The snake was right in front of our house. I heard it and immediately jumped 20 feet before it lunged. I handily escaped because I had prior knowledge and an understanding of what that sound meant, as well as speedy action. Jordan did not have that knowledge. Plus, she was still a puppy. Anything that invites a puppy to play is welcome. She saw it lunge after me, and that looked like fun. She actually followed and confronted him. Oops! I had a hard time getting her in the house, she wanted more.
Knowing that snakes existed on my mountain, it was my fault because I had not educated her. There was a show on “Animal Planet” called “Venom ER”. It showed all kinds of venomous bites and their outcomes. It was based in Southern California and was quite educational. Desert areas where nasty biting creatures are abundant hold “Aversion” classes for people with dogs. They teach how to educate your canine that if you smell “this”, you should not be amused. This is my beautiful girl at 10 months old, before the bite.
The reasons that we did not educate our young lady that summer were twofold. 1) We needed to capture a live snake, and 2) we needed to capture a live snake when we also had a large supply of ice. We live on top of a mountain an hour away from the nearest grocery store. We have a limited supply of electricity, having no power lines, so we only had a relatively small propane refrigerator. A live snake was easy. Ken used to capture them all the time when he was a kid.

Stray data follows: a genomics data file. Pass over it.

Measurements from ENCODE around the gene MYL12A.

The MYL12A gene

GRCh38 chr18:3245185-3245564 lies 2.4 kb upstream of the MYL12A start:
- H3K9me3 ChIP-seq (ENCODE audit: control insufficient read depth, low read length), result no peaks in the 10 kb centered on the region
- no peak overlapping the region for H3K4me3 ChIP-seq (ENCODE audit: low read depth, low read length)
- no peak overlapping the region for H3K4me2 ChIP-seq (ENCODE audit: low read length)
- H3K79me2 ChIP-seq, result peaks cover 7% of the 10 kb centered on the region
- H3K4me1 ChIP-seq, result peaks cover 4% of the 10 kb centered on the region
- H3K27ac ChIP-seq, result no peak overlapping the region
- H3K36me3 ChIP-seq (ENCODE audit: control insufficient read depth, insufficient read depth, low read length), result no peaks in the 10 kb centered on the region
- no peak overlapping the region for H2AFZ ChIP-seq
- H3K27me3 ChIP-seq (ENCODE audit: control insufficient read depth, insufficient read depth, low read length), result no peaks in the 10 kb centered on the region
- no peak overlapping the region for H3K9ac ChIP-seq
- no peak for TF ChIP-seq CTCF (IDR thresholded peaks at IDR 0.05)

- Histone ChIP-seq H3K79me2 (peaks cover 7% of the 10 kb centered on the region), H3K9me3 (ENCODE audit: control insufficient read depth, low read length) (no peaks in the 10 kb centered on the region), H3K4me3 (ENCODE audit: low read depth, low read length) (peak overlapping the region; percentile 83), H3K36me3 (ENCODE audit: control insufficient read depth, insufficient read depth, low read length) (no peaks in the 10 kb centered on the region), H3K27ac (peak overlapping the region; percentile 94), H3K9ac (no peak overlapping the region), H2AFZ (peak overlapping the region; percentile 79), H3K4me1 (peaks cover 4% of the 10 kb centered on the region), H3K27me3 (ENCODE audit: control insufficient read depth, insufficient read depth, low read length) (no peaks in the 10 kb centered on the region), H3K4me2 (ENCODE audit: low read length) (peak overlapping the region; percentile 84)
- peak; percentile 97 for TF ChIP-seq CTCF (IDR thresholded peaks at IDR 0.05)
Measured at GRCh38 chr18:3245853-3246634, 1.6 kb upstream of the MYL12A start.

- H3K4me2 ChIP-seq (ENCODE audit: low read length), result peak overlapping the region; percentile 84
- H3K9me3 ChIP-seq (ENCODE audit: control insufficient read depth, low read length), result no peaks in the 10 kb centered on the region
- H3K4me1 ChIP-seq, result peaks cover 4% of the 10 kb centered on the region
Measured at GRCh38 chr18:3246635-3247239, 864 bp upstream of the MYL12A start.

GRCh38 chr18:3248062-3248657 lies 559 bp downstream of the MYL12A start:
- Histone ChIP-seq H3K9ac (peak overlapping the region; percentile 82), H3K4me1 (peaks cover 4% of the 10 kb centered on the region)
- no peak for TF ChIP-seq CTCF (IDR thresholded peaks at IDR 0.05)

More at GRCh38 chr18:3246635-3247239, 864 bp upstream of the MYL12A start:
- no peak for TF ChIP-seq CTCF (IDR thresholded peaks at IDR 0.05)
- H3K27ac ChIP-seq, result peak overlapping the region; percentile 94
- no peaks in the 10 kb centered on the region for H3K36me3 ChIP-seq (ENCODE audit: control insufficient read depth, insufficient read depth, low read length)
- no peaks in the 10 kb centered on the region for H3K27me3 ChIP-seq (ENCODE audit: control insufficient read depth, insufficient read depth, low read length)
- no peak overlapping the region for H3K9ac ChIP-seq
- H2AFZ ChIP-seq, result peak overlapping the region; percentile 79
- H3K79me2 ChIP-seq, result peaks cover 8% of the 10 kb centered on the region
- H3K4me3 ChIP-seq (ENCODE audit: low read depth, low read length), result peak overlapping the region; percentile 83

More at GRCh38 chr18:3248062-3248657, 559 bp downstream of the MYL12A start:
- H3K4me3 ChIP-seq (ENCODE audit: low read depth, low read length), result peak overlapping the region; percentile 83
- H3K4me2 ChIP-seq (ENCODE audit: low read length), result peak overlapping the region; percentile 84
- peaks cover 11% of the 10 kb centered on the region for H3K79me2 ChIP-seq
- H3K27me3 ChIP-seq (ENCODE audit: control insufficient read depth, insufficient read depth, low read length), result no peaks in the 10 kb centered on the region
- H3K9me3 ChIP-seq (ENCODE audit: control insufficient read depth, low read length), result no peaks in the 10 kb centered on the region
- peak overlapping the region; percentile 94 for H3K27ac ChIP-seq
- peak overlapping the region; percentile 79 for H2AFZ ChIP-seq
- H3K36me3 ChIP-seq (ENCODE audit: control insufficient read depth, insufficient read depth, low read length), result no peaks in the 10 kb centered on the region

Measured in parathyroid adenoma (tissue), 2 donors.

To do the training, you need to have the snake, and then ice it down until it is motionless and dormant. Then you muzzle it with “Co band”. Then, allow it to warm and revive. Sound like fun?
Now you can “teach” your class and educate your canine, and probably your small children about why that smell and that sound are something to stay away from.
The moral of this story: Be aware of where you live and the dangers that exist. You may not find a trainer who can, or will do “aversion” training. But, educate your loved ones about the dangers and how to avoid them. For our canines, they should know the smell, and for all of us bi-peds, we should be aware of the sound so that we are aware of the danger. Summer is soon over but they have not found their winter hidey-holes yet.